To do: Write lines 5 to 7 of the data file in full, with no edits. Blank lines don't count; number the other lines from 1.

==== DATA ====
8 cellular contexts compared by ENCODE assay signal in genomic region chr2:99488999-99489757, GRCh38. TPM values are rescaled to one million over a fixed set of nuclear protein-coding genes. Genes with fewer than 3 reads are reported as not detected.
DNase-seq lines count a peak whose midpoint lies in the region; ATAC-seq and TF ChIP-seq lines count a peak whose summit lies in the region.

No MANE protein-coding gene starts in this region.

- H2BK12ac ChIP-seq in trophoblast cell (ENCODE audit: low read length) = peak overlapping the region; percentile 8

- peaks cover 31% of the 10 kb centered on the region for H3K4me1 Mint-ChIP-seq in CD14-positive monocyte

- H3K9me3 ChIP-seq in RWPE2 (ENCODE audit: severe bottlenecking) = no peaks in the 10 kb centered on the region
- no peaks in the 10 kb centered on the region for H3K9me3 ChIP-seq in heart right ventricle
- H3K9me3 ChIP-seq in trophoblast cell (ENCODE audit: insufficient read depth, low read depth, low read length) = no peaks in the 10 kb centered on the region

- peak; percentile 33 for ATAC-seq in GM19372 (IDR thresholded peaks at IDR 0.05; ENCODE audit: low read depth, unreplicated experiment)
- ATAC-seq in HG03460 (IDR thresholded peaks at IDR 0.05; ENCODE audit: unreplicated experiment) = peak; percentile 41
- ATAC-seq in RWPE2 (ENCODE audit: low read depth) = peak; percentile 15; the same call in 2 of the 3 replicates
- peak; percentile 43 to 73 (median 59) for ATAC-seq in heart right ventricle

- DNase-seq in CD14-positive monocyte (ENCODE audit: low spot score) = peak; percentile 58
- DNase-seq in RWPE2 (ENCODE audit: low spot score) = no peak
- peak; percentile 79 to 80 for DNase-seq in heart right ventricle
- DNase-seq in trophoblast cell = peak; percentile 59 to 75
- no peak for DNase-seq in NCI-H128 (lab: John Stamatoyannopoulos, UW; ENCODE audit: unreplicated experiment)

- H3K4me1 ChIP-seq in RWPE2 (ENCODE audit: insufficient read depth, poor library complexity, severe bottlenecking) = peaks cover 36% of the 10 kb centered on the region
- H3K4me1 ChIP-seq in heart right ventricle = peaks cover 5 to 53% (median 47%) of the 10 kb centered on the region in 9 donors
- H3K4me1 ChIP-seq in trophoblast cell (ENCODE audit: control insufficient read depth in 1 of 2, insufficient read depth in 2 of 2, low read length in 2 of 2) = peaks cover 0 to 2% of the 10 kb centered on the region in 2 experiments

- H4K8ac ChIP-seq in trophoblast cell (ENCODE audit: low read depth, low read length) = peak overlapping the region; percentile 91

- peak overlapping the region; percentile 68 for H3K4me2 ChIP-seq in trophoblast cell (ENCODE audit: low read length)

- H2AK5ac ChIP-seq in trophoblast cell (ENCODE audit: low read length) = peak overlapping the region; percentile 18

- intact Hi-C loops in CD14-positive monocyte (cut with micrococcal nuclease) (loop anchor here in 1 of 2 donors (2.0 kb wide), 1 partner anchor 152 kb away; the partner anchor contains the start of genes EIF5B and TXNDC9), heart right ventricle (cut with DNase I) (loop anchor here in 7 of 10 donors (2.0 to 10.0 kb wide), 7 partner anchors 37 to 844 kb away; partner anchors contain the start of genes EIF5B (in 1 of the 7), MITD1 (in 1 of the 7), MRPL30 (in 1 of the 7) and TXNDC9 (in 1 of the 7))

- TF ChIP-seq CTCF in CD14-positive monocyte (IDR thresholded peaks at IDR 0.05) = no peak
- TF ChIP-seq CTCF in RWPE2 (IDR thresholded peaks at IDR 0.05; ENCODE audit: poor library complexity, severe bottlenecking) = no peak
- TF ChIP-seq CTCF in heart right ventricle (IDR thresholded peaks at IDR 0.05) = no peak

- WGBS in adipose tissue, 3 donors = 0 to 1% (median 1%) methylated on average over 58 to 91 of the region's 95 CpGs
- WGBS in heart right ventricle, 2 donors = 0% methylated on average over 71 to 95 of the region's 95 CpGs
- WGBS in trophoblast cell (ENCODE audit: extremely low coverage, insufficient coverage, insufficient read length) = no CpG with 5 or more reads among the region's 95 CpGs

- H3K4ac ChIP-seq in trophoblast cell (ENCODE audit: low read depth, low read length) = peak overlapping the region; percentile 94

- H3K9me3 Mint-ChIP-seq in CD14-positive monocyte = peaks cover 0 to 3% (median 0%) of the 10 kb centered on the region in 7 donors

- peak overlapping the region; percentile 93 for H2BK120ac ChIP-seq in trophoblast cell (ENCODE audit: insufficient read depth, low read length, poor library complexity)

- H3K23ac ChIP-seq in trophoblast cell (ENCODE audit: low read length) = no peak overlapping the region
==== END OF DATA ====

- peaks cover 31% of the 10 kb centered on the region for H3K4me1 Mint-ChIP-seq in CD14-positive monocyte

- H3K9me3 ChIP-seq in RWPE2 (ENCODE audit: severe bottlenecking) = no peaks in the 10 kb centered on the region
- no peaks in the 10 kb centered on the region for H3K9me3 ChIP-seq in heart right ventricle